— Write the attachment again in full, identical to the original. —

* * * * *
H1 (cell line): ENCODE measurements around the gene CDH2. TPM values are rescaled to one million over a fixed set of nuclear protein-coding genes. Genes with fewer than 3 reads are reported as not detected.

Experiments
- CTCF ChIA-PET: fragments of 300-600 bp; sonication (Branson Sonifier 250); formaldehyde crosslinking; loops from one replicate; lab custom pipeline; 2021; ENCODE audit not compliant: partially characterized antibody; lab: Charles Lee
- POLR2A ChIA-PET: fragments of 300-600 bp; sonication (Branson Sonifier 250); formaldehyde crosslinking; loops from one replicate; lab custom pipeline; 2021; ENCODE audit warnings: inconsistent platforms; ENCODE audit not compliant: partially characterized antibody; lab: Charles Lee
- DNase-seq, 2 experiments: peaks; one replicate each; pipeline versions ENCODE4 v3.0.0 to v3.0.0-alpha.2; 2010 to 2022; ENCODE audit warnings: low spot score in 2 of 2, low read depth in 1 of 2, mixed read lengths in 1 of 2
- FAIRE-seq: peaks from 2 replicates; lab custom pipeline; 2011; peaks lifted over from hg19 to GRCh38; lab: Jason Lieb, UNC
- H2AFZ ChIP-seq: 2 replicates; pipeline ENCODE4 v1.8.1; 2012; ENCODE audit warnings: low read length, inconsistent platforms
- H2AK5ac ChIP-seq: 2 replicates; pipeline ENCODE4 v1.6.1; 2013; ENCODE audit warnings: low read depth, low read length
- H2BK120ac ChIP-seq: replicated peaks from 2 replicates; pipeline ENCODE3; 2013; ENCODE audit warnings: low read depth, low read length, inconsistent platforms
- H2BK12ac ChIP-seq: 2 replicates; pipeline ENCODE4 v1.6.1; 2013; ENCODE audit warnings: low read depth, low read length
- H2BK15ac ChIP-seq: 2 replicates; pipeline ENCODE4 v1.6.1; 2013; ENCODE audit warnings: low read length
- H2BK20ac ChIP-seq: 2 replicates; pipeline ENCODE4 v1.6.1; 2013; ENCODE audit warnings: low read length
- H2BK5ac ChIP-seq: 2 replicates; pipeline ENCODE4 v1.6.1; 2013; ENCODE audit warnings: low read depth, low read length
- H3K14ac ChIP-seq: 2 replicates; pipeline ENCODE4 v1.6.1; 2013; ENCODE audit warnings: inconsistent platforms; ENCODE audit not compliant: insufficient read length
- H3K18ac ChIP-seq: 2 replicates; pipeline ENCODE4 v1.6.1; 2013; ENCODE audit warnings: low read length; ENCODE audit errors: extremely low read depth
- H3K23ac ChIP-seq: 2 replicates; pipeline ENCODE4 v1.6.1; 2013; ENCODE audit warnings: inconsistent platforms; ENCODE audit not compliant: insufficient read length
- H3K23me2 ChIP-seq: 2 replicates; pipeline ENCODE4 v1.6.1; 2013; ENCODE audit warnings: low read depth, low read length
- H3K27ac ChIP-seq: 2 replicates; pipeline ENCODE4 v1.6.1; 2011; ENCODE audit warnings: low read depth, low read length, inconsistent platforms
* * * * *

H1 (cell line): ENCODE measurements around the gene CDH2. TPM values are rescaled to one million over a fixed set of nuclear protein-coding genes. Genes with fewer than 3 reads are reported as not detected.

Experiments
- CTCF ChIA-PET: fragments of 300-600 bp; sonication (Branson Sonifier 250); formaldehyde crosslinking; loops from one replicate; lab custom pipeline; 2021; ENCODE audit not compliant: partially characterized antibody; lab: Charles Lee
- POLR2A ChIA-PET: fragments of 300-600 bp; sonication (Branson Sonifier 250); formaldehyde crosslinking; loops from one replicate; lab custom pipeline; 2021; ENCODE audit warnings: inconsistent platforms; ENCODE audit not compliant: partially characterized antibody; lab: Charles Lee
- DNase-seq, 2 experiments: peaks; one replicate each; pipeline versions ENCODE4 v3.0.0 to v3.0.0-alpha.2; 2010 to 2022; ENCODE audit warnings: low spot score in 2 of 2, low read depth in 1 of 2, mixed read lengths in 1 of 2
- FAIRE-seq: peaks from 2 replicates; lab custom pipeline; 2011; peaks lifted over from hg19 to GRCh38; lab: Jason Lieb, UNC
- H2AFZ ChIP-seq: 2 replicates; pipeline ENCODE4 v1.8.1; 2012; ENCODE audit warnings: low read length, inconsistent platforms
- H2AK5ac ChIP-seq: 2 replicates; pipeline ENCODE4 v1.6.1; 2013; ENCODE audit warnings: low read depth, low read length
- H2BK120ac ChIP-seq: replicated peaks from 2 replicates; pipeline ENCODE3; 2013; ENCODE audit warnings: low read depth, low read length, inconsistent platforms
- H2BK12ac ChIP-seq: 2 replicates; pipeline ENCODE4 v1.6.1; 2013; ENCODE audit warnings: low read depth, low read length
- H2BK15ac ChIP-seq: 2 replicates; pipeline ENCODE4 v1.6.1; 2013; ENCODE audit warnings: low read length
- H2BK20ac ChIP-seq: 2 replicates; pipeline ENCODE4 v1.6.1; 2013; ENCODE audit warnings: low read length
- H2BK5ac ChIP-seq: 2 replicates; pipeline ENCODE4 v1.6.1; 2013; ENCODE audit warnings: low read depth, low read length
- H3K14ac ChIP-seq: 2 replicates; pipeline ENCODE4 v1.6.1; 2013; ENCODE audit warnings: inconsistent platforms; ENCODE audit not compliant: insufficient read length
- H3K18ac ChIP-seq: 2 replicates; pipeline ENCODE4 v1.6.1; 2013; ENCODE audit warnings: low read length; ENCODE audit errors: extremely low read depth
- H3K23ac ChIP-seq: 2 replicates; pipeline ENCODE4 v1.6.1; 2013; ENCODE audit warnings: inconsistent platforms; ENCODE audit not compliant: insufficient read length
- H3K23me2 ChIP-seq: 2 replicates; pipeline ENCODE4 v1.6.1; 2013; ENCODE audit warnings: low read depth, low read length
- H3K27ac ChIP-seq: 2 replicates; pipeline ENCODE4 v1.6.1; 2011; ENCODE audit warnings: low read depth, low read length, inconsistent platforms